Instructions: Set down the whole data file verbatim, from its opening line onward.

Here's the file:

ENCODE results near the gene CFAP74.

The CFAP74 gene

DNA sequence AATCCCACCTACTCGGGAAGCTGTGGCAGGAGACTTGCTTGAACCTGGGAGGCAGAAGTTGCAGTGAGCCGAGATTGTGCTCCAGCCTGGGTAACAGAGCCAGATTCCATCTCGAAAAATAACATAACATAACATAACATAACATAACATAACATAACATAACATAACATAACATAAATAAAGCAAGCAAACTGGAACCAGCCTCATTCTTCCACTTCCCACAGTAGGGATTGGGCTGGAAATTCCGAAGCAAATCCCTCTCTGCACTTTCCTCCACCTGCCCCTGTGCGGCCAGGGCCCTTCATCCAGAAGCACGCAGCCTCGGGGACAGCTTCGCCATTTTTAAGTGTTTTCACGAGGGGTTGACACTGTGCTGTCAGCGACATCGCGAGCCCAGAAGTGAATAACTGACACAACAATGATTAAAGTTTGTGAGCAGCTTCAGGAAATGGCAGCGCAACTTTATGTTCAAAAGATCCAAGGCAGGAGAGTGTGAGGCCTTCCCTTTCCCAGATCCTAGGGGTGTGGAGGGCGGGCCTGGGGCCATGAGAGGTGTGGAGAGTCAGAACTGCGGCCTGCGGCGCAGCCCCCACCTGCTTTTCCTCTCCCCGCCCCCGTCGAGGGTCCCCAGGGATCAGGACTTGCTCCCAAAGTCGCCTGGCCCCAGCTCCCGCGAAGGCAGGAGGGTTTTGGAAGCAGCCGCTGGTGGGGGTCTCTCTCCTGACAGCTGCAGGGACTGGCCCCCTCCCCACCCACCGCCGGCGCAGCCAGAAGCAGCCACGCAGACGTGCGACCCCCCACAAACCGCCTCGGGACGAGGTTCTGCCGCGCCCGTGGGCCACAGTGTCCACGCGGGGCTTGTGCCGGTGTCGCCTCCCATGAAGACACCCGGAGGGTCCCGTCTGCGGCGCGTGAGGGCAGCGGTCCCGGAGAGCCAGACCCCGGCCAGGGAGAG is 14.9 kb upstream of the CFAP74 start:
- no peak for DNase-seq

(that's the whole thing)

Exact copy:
ENCODE results near the gene CFAP74.

The CFAP74 gene

DNA sequence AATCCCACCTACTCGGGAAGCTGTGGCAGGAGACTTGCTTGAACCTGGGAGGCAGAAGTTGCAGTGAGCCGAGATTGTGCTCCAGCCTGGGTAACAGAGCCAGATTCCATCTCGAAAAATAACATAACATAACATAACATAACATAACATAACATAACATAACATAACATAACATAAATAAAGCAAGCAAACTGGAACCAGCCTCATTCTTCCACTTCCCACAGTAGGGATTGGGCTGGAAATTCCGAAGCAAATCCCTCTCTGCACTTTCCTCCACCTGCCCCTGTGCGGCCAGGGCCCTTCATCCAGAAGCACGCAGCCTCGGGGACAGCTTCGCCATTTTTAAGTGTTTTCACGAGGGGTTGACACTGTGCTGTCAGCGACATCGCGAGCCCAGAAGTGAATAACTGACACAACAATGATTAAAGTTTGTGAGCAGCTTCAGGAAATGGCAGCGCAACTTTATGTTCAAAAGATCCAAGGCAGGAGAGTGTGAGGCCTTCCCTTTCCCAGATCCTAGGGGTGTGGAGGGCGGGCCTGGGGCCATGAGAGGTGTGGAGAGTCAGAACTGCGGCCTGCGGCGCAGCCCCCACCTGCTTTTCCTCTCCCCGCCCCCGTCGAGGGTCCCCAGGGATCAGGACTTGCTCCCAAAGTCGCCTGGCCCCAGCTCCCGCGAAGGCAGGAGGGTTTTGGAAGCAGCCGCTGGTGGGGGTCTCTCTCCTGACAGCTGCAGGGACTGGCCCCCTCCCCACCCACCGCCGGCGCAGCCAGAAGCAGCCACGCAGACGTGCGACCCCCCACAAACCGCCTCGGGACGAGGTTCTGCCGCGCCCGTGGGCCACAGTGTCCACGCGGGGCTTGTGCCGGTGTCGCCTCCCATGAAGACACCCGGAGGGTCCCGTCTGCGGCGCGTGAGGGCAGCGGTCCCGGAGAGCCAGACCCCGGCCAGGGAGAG is 14.9 kb upstream of the CFAP74 start:
- no peak for DNase-seq